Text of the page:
We must defend the presumption of innocence
The Tories are right not to suspend an MP who has been accused of rape.
Recent days have proven how dysfunctional our discussion of sexual assault and justice has become.
Last week it emerged that a Tory MP had been arrested on suspicion of rape and sexual assault. The police stated that they were investigating four incidents at addresses in Westminster, Lambeth and Hackney between July 2019 and January 2020.
The media have not published the name of the accused. This is likely to reflect nervousness, following the success of Cliff Richard’s lawsuit against the BBC, which found that public figures have a ‘reasonable expectation of privacy’ prior to being charged with a criminal offence.
No sooner had the arrest been reported than sections of the Twittersphere demanded that the details of the arrested man be published. The Tories were immediately criticised for not suspending the man from the party. The Telegraph revealed that a complaint had been made to chief whip Mark Spencer on 1 April. The complainant is a woman in her twenties who had worked in Westminster. She became frustrated when the complaint was not acted on.
Spencer has suggested that the police ought to be able to carry out their inquiries and that publishing the details of the defendant could jeopardise the right of the complainant to remain anonymous. But critics of the Tory party questioned why the MP was not suspended or sacked. On Sky News, business minster Nadhim Zahawi was asked to name another public-sector profession in which someone would be allowed to continue in their job having been arrested for rape. Zahawi could not do so.
The Sky interviewer was probably right. There are probably no jobs in the public sector in which the accused would not be suspended in light of allegations like these. Far worse is that many demand people accused of such crimes should lose their jobs immediately. This shows that our culture has little respect for the presumption of innocence.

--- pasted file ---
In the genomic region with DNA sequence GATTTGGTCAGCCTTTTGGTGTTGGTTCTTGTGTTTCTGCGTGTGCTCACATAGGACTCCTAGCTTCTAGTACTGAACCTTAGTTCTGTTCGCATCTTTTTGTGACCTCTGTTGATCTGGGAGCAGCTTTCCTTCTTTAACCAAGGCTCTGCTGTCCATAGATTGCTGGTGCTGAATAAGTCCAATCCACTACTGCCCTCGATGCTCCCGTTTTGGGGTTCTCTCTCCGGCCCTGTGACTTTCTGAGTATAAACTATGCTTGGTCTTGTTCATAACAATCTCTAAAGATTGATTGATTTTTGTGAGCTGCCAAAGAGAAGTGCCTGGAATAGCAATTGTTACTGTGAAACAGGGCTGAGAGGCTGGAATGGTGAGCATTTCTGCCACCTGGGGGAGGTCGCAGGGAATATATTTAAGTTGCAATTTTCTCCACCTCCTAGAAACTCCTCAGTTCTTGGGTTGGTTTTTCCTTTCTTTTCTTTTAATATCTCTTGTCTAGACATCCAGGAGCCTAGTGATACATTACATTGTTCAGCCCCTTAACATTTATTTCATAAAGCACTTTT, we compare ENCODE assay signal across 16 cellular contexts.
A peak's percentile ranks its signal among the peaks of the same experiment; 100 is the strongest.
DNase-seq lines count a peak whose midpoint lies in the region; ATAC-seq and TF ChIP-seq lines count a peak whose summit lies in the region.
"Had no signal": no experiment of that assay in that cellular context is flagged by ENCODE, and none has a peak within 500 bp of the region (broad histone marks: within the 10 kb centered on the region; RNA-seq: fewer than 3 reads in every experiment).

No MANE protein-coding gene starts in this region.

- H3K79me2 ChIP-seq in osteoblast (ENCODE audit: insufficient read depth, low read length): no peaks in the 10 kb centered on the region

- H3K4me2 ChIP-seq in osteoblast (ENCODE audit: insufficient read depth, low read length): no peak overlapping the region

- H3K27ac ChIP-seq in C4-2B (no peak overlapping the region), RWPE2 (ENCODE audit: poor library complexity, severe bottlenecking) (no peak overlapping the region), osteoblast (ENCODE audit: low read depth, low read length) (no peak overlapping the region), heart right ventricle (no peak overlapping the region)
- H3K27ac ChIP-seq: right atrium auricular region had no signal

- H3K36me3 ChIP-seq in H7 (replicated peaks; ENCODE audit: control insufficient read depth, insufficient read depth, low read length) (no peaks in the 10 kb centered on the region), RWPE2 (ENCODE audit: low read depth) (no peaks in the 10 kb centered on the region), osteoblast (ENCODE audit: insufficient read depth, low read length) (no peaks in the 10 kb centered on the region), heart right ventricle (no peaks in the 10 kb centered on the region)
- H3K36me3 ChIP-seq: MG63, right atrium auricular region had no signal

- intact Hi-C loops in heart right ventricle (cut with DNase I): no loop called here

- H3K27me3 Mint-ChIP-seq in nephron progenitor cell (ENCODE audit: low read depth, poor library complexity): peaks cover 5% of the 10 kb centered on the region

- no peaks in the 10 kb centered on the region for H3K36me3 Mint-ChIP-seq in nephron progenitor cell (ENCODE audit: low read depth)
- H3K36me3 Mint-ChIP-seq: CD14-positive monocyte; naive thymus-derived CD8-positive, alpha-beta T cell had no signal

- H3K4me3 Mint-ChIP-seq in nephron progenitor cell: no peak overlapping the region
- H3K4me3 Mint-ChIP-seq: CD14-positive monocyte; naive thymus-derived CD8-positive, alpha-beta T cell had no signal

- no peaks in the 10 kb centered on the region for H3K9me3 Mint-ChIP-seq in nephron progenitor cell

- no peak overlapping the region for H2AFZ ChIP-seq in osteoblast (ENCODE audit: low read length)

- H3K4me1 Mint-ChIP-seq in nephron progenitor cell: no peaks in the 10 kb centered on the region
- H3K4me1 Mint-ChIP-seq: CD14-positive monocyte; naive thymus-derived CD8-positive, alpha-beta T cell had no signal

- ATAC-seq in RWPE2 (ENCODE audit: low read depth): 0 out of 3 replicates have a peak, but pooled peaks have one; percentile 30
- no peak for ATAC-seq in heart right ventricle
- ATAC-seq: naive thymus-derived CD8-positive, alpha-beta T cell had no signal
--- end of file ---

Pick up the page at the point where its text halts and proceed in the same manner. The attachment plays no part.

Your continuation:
Countless accused people have lost their jobs and way of life on the basis of one person’s word. The critics of the Tories imagine that being arrested for something reflects something compelling or decisive about the case. It doesn’t. It merely reflects that the police need to get an account. But in today’s climate, in which we imagine that there is never smoke without fire, being accused of something is tantamount to being convicted.
How quickly we forget. It was only last year that allegations about a VIP paedophile ring in Westminster were found to be the deranged lies of Carl Beech, a serial fantasist and convicted paedophile. Suspects were interviewed in that case, too. But the allegations turned out to be lies. We have no idea of the veracity of the complaints against this Tory MP, and we must let the investigation take its course. The Beech episode should have reminded us of the vital importance of the presumption of innocence.
Commentators often reference statistics suggesting that less than two per cent of rape cases are false. But this just reflects the fact that fewer than two per cent of rape allegations are ever prosecuted as false allegations. This does not reflect that many more allegations may be false or lacking in evidence. We have to reserve judgment on these complex cases until the evidence can be properly reviewed.
Allegations must be investigated seriously, and we must reserve judgement on the truth of those allegations until they have been investigated. When we abandon the presumption of innocence, lives can be destroyed on the basis of rumour, and meritorious allegations can be undermined by premature public scrutiny. Both complainants and defendants suffer through this deranged impulse to litigate rape in public.
But the ongoing secrecy around the identity of this MP is also bad for justice. The drive to anonymity in our justice system, for defendants and complainants, is not a good thing. It undermines another aspect of our justice system, which is that justice is seen to be done by the public. It is bad for these allegations to be dealt with behind closed doors, with newspapers scared to publish the details.
We should not shut the public out of justice. But we should not rush to pass judgement on accused people, either. Those accused of crimes ought to have their positions in life protected until the case against them has been proven. Tragically, this is not the case for many people accused of serious offences today.
Luke Gittos is a spiked columnist and author. His latest book, Human Rights – Illusory Freedom: Why We Should Repeal the Human Rights Act, is published by Zero Books. Order it here.
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